#1 Rule for Website eCommerce Conversions Explained
Website eCommerce Conversions Explained
There's a lot that goes into running a successful online business
As veteran entrepreneur and technical author David Mercer of Business Insider explains in today's guest blog:
I generally don't like to speak in absolutes - especially when it
comes down to starting and operating a successful online business. There's a lot that goes into a successful business and many different
aspects of the site, the marketing, operations, logistics etc can play
crucial roles at different stages in the life cycle of a business.
With that said, there are certain aspects of running an online business that hold universally. Most of these "rules"
are fairly easy to comprehend, but not all are as easy to implement.
This article is going to look at what I consider the number one most
important rule for successful eCommerce (although arguably I would consider it a tie with quality content, targeted and focused marketing and great customer service).
#1 eCommerce rule: Make it easy for visitors to convert
In a nutshell, arguably the most important thing you can do as an
online store or eCommerce site owner is make it easy for customers to
convert. A conversion can be anything from signing up to a newsletter,
generating a lead, or making a purchase. For the sake of argument, let's
go with making a purchase.
You might be feeling a bit let down. After all, this is not a new rule. Also, it seems a bit redundant to say "make it easy to convert"
when it should be obvious that this needs to be the case. The problem
is, understanding this rule and implementing it are very different
When I started my first online business (a long, long time ago), RankTracer
- a service for performing market research and sales analytics on any
products sold anywhere in the world on Amazon, I had a terrible time
with new customers. I had all sorts of frustrating problems that really
hampered the site's early growth.
All of the problems related to this number 1 eCommerce rule. Let's run through some of the sub-sections of this rule.
Make the value offering simple
Often products and services are not simple. There are a multitude of
options, intricacies and all sorts of add-ons and other odds and ends.
Don't overload the visitor on their first glance. What appears to be
simple to you (as someone with intricate knowledge of your value
offering), will not appear simple to a visitor.
There is both science and art involved in creating the perfect
landing page that is a mixture of important information combined with
engaging and appealing visual and written content. You need to
understand which aspects of the product or service need to be
prominently displayed and which should be linked to in order to avoid
By the same token, you don't want to hide to much information either.
Visitors won't waste their time hunting around for the information they
need - they'll simply look elsewhere.
Ranktracer, at the start, did nothing simply. I put everything the
service involved on the front page. There was reams and reams of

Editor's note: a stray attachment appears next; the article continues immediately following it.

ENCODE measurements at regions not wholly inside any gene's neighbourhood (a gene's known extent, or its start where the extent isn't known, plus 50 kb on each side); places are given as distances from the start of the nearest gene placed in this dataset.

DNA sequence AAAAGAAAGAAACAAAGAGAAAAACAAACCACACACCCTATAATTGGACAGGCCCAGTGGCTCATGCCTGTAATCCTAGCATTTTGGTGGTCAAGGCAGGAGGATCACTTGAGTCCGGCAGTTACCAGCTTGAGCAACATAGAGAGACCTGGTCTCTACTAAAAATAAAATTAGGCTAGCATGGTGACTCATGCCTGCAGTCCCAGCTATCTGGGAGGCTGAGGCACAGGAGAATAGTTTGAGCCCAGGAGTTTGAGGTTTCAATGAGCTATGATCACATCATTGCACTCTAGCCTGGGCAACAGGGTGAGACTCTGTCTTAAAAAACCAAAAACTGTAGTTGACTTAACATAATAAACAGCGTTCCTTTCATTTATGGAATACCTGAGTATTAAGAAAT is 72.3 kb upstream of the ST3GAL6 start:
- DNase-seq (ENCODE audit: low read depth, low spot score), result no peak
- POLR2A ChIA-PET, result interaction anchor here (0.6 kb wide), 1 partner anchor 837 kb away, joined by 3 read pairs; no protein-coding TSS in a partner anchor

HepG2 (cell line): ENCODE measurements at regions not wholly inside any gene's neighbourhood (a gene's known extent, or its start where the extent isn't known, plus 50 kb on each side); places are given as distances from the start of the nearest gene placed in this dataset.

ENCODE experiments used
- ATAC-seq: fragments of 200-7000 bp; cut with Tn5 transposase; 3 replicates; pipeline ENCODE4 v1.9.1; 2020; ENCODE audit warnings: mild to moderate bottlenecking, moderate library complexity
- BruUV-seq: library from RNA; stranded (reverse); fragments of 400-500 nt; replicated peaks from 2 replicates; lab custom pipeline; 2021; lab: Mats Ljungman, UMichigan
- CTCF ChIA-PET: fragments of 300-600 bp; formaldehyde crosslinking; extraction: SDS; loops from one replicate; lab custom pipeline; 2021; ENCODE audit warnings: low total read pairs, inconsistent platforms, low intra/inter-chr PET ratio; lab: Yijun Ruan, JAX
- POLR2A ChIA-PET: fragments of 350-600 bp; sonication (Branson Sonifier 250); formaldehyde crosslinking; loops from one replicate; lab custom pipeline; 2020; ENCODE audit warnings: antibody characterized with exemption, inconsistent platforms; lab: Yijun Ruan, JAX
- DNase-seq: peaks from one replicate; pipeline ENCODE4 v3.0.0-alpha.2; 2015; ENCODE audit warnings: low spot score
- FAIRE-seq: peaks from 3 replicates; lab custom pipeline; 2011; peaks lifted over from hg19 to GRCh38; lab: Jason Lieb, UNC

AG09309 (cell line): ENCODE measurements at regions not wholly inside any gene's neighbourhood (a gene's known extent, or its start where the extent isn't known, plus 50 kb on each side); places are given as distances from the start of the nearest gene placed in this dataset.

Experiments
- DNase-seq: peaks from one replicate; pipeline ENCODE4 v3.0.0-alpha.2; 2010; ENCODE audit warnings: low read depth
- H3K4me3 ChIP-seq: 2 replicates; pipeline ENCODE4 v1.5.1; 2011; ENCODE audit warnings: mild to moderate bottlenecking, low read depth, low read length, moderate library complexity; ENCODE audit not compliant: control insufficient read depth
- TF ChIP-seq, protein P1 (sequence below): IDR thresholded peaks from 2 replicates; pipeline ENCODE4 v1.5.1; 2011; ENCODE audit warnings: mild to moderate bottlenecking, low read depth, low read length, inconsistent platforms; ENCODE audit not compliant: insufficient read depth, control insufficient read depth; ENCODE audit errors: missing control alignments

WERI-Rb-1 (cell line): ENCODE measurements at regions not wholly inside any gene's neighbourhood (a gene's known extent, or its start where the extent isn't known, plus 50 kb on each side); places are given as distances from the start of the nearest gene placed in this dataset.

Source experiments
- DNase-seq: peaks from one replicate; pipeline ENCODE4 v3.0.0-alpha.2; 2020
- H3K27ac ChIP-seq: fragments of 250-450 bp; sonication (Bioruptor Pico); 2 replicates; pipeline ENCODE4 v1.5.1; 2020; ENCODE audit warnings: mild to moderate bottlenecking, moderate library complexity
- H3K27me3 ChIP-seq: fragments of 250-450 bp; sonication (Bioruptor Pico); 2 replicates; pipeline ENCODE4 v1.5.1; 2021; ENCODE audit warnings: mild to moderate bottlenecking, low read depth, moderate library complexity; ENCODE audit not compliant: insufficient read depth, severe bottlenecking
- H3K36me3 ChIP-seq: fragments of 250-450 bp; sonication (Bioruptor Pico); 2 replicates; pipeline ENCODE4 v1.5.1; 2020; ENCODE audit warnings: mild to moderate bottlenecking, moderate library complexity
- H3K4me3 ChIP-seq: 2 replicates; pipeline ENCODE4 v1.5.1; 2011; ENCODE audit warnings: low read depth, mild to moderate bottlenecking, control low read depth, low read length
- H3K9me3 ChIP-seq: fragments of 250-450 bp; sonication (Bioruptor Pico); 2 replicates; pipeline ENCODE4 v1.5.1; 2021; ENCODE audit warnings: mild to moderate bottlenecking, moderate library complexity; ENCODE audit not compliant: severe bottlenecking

information, lists and all sorts of complex stuff. Stuff that could all
be replaced with a simple primary marketing message like:
"Amazon sales analytics and online market research"
The fact that users could create custom graphs in a variety of
different formats, 3D, variance, sales estimates and so on, is not
immediately relevant. What is relevant is getting the idea of the service across.
Make the value offering clear
Initially, I had spent so much to programming and building the back
end, that the front end of the site, facing potential customers, read
like a technical specification. Unless my potential customers were also
mathematicians, it was unlikely they would have understood what I was
saying - let alone been interested in using it.
While what I was saying was accurate and correctly described the site and service, it focused on what the site did, not what it could do for customers.
There's a big difference - do you need to understand how an internal
combustion engine works before buying a car? Of course, not. The science
and engineering that goes into a car is not where the value lies.
Safety, reliability, comfort... these are the things that consumers need
A big part of making it easy for customers to make a purchase, is explaining clearly what benefits they will enjoy.
Make the UI (User Interface) simple
This is a big one! You might be able to explain what you are offering
succinctly, but this advantage is neatly squandered if it is difficult
to make a purchase. Once a visitor has made up their mind to buy
something from your site, you want them to be able to give you money as
quickly and easily as possible - preferably in no more than a few clicks.
Initially, Ranktracer had a series of forms that users needed to
complete before they could make a purchase. They had to decide on
locale, then duration, then ASIN/ISBN and so on. It took about four or
five pages of setup before they could even complete the financial part
of the transaction - which was already a four page checkout process. A
complete disaster by today's standards.
All of this has been replaced by a single form and a much quicker
checkout process - making it about 5 times quicker to transact. This in
itself has led to a far greater capture rate on the site.
I learned a lot from Ranktracer and the site has recovered from its
earlier setbacks to cater for several thousands publishers, authors,
professionals, marketers and celebs. Each time I worked on a new project
there was more and more knowledge and skill available to me.
How has your experience led to changes in the way you present your
eCommerce site? If this isn't something you have yet looked at then
consider performing a full business website report or looking at performing a conversions analysis.
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Guest post courtesy of David Mercer
, Business Insider